2. Someone's who is not willing to experience or try new things. You don't have to like the same things I like, but if you respect my intelligence, you owe it to me to give it a shot. You never know if you may like really long static Russian films. The same applies in reverse. I'm pretty blah on most Science Fiction, but some of the most fun I ever had was a girlfriend showing me her favorite Babylon 5 episodes. Still don't think it's good, but her enthusiasm was exciting as hell.

3. The flip side of that, and women probably encounter it more than men, is someone who wants to be your personal tutor and shape your taste so that it exactly mirrors theirs. I watched Annie Hall a hundred times as a kid, and I didn't realize this until I actually was an adult - Woody Allen's kind of a jerk in that movie, and Diane Keaton is right to break up with him. (Allen has enough maturity as an artist to semi-acknolwedge this, and enough immaturity to make sure every romantic rival of his is either shorter or balder than him.)

4. Someone who thinks they know me when they don't. Knowing someone is a really long process. Anyone who thinks they know a person by scanning their bookshelves doesn't actually understand books at all. Mine aren't up as a personal statement or household decoration. They're up because I read them, or I've been meaning to read them. The ones I don't think I'll read again go to the thrift store.

5. Anyone who takes any book or film as a sacred text, not to be criticized in any way, be it the Bible, Zen and the art of Motorcycle Maintenance, or Getting Things Done.

6. Whiners. I know there are people with far worse lives than me, but if they live constantly in envy or self-pity, they don't have room for a relationship.

7. Libertarians or more broadly, people who think they are so totally self-sufficient that no one has ever helped them to get where they are. I'm a person of some privilege comparatively, and I can date someone of more privilege, but not someone who doesn't understand how lucky they are.

8. Anyone who can't argue, or views arguments as the same as fighting or abuse. My parents never argued for the 15 years of their marriage, and they had a cold, loveless relationship. If you can't express anger at someone, you can't express love either.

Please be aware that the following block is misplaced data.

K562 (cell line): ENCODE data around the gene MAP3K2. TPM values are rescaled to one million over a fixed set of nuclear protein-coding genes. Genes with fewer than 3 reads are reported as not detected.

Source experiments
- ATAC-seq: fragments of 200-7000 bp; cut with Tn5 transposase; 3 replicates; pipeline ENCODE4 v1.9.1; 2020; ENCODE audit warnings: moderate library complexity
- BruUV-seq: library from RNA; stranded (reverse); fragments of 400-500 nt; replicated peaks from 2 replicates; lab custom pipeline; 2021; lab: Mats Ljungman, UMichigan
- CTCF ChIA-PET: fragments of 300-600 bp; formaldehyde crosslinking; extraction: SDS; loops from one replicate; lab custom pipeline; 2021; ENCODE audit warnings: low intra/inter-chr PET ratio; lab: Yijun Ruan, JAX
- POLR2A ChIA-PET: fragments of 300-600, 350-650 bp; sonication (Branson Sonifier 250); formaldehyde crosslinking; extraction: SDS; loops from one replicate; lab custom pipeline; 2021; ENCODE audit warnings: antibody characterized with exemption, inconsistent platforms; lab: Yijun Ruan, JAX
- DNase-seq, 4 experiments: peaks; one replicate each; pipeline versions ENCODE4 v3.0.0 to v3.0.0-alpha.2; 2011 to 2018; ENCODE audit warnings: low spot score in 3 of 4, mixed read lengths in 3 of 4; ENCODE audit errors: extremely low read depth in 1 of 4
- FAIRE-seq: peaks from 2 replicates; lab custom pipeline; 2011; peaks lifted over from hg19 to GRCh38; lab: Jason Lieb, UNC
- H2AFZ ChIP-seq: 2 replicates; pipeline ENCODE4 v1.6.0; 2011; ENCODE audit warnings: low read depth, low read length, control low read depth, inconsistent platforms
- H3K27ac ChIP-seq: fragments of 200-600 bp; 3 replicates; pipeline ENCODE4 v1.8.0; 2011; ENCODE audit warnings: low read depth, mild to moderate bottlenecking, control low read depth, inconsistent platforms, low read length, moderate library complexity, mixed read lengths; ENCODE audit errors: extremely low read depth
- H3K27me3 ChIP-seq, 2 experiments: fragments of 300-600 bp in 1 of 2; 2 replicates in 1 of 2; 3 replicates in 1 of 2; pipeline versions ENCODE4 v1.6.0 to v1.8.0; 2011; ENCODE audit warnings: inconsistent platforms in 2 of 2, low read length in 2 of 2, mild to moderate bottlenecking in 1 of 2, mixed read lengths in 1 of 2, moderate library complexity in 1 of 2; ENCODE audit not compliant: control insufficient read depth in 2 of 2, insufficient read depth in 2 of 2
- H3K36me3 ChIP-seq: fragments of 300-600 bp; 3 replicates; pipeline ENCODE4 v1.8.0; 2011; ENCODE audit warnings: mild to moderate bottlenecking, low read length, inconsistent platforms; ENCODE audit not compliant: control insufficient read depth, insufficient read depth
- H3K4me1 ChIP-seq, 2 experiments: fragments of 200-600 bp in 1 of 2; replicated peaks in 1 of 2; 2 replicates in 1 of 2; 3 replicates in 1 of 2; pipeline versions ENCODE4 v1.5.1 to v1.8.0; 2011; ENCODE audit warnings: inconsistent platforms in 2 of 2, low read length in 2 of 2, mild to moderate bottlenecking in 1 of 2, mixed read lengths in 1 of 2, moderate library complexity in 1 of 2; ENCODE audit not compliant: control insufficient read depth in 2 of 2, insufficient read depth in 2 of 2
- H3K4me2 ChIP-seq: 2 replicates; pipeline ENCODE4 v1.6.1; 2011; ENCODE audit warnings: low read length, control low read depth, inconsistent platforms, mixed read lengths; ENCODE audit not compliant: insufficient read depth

9. Anyone who likes to provoke fights in public. Can't stand being around that, and it's unfair to the people around you.

10. Muppets fans. Totally unfair, and contradictory to everything I put up before, but every girl I dated who is into the Muppets past the age of 19 has had something seriously wrong with them. Probably the sane ones won't date me, thus proving their sanity.

I'm curious about the class thing

I have a tendency to get along better with lower/working class types, like myself currently, but my family is upper-middle class. Do you guys go towards ppl of your current class, or your parent's class?

The class conflicts come into play when I date people with class pretentions (or, more properly, class ambitions). I worked hard to ensure that I would be able to go about my business and pursue my goals without worrying if I am wearing the "right" clothes or living in the "right" place. To a degree, it's snobbery of my own: I'd have a hard time dealing with people who don't have the class security I do that allows me not to care. At the same time, the class-strivers tend to look down on me because I don't have the outward class trappings that they do, and I have no intention of adopting them. I guess what I'm trying to say is that I have enough hangups about this sort of thing from growing up that if I have to deal with them now from someone I'm dating, it's a dealbreaker.

At this point in the game

I'm mainly talking about parental/familial class status, because I'm only a few years out of college, myself.

Most of my friends right now are also college educated 20-somethings who have jobs with similar levels of class status to my own.

But, like the working class / lower middle class friends I tended to have growing up, most of them come from families with less money than my own. I guess that in another 20 years, all or most of my friends will be of the same class, because I doubt that any of my current friends are going to end up waiting tables or driving taxis, and it seems unlikely that I'm going to go befriend a bunch of factory workers.

Funny, I've never really thought of how class-segregated adults are in the USA. I can see myself befriending men and women, queer, het, and trans, and people of all races and religions. And yet I concede that it's unlikely that I will ever spend a lot of time socializing with people outside my socio-economic class.